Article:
Reports emanating from the current Israeli-Palestinian peace negotiations reveal that the Palestinian side continues to demand recognition of “a right of return,” under which about 5 million Palestinians now living outside Israel would migrate to areas within Israel. Acceptance of this demand would result in the liquidation of Israel as a majority Jewish state and is, of course, unacceptable to the Israelis. It has been reported that it is also not acceptable to the United States. Given the special significance of this demand, it is appropriate to examine its history.
Following the end of World War II, approximately 12 million Germans fled or were expelled from the former German areas of Prussia, Silesia, and Pomerania, as well as from the Sudeten area of Czechoslovakia, and from Transylvania in present-day Romania. We might note that such Jewish family names as Koenigsberger, Breslauer, Danziger and Posner trace back to the Jewish communities of cities now known as Kaliningrad, Wroclaw, Gdansk, and Poznan.
In 1947, following the division of the Dominion of India between the Republic of India and the Islamic Republic of Pakistan, Hindus and Sikhs residing in Pakistan fled to India, while Muslims living in India fled to Pakistan. The total number of refugees was about 14 million.
There were other smaller forced mass migrations during that period. One of these occurred in 1948, following the establishment of the state of Israel and the war launched immediately thereafter by the Arab states. Many ethnic Arabs fled from the territory of Israel, quite a number of them encouraged by radio messages from the Arab states, urging them to get out of the way of the invading Arab armies. Heavy fighting was in some cases followed by the expulsion of Arab residents. While Arabs were fleeing from the newly established Israel, Jews, whose ancestors had lived in Arab states for centuries and in some instances for millennia, fled or were forced out of their homes in the years since 1948.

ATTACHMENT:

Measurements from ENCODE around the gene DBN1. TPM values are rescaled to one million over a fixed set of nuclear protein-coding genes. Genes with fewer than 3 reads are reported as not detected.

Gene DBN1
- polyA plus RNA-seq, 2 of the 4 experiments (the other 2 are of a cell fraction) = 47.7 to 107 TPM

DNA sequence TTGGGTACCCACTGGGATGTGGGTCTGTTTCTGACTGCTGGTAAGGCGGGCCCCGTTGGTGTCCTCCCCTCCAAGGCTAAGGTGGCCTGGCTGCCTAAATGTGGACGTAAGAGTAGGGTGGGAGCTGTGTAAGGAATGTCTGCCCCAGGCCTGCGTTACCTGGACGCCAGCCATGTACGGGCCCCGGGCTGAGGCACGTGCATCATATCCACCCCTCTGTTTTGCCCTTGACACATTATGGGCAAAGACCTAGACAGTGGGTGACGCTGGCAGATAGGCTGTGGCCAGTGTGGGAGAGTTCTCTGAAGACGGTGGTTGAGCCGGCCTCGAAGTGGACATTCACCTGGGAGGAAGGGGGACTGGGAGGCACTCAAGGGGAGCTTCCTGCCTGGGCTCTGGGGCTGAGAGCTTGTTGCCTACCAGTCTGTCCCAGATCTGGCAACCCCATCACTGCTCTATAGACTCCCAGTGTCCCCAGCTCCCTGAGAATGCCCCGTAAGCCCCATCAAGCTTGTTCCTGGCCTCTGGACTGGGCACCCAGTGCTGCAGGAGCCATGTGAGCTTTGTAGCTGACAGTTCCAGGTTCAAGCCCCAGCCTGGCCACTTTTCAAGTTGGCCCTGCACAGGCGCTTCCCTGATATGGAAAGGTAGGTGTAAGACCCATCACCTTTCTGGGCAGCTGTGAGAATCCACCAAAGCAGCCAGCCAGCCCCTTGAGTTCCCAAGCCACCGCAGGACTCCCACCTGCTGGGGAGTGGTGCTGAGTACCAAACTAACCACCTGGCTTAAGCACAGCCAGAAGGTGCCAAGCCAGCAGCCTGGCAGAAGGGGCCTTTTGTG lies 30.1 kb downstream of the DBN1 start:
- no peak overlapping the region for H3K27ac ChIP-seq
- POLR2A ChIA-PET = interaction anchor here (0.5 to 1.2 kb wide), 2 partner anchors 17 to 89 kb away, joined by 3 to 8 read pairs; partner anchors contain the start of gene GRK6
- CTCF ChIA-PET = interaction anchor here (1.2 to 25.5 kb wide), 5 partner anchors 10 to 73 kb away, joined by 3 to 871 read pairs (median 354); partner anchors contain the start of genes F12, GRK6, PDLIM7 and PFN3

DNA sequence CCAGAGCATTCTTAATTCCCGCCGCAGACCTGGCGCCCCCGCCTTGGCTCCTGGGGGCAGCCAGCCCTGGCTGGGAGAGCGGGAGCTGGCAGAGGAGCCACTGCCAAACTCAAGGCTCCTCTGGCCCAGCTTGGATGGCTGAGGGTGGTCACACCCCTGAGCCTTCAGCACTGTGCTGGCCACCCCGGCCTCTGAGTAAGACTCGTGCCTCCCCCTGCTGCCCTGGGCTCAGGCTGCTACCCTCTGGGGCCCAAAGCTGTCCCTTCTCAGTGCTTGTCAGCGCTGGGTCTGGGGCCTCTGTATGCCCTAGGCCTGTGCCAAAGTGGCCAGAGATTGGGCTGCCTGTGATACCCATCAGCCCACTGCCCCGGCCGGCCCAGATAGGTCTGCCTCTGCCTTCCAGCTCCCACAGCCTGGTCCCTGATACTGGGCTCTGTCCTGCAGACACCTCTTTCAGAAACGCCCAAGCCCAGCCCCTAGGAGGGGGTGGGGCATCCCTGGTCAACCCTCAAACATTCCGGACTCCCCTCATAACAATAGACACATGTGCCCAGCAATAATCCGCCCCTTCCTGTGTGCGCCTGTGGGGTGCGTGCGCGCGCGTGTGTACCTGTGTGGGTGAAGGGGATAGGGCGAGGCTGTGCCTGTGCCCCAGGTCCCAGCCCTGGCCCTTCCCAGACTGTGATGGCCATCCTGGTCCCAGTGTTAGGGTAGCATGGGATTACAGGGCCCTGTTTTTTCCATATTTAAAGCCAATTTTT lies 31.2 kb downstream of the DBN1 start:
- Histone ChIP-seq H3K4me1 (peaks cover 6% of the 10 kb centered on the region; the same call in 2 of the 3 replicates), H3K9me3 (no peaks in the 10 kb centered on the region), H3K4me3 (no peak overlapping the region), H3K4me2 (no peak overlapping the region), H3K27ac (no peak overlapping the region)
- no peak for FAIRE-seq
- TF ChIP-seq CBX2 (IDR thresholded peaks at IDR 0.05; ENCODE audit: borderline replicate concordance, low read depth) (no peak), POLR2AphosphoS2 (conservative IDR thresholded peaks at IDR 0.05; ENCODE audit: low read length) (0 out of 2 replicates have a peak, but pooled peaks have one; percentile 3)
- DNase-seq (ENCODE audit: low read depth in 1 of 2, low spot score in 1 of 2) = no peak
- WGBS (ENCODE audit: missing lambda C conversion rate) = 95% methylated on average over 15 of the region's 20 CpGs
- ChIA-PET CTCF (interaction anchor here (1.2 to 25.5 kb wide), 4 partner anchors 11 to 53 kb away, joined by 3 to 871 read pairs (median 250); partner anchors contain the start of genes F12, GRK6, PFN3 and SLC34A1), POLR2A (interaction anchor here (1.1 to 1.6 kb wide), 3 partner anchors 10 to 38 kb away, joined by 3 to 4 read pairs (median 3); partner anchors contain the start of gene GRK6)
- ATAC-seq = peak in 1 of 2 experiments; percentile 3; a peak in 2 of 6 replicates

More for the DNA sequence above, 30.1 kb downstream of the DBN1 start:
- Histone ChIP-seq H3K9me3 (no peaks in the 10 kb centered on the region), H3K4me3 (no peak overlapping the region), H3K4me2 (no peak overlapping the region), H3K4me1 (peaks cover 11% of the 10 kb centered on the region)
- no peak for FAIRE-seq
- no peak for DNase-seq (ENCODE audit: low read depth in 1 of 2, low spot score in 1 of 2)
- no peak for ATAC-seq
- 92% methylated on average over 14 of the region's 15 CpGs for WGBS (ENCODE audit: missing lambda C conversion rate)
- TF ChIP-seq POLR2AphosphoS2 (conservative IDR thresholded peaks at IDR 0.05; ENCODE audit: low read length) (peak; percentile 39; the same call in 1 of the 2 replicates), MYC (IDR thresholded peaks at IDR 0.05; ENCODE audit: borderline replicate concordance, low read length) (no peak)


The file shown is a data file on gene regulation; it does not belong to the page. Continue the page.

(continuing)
There have been many similar developments in different parts of the world since then. To deal with them, the United Nations established in 1950 the Office of the UN High Commissioner for Refugees. The High Commissioner’s responsibility is to provide needed services for refugees and seek to resettle them.
As we reflect on the millions that engaged in forced migration in the late 1940s, we shall note that except for one group they were all resettled long ago. Most persons of German ethnicity found a home in West Germany. India and Pakistan provides homes for those who shared the religions of the people of the countries to which they fled.
The number of Arab refugees from Israel was slightly more than 700,000. A similar number of Jews fled from Arab countries. Most Jews who fled from Arab countries established themselves in Israel, with some migrating to France. Some Arabs who fled from Israel also made a home for themselves in other parts of the world. But the majority of them were not resettled. They were placed in camps in countries adjacent to Israel: Jordan, Lebanon and Syria.
In 1949, the U.N. created the United Nations Relief and Works Agency for Palestine Refugees in the Near East (UNRWA), whose only mandate is to “provide direct relief and works programs” for these refugees. No provision was made for their resettlement.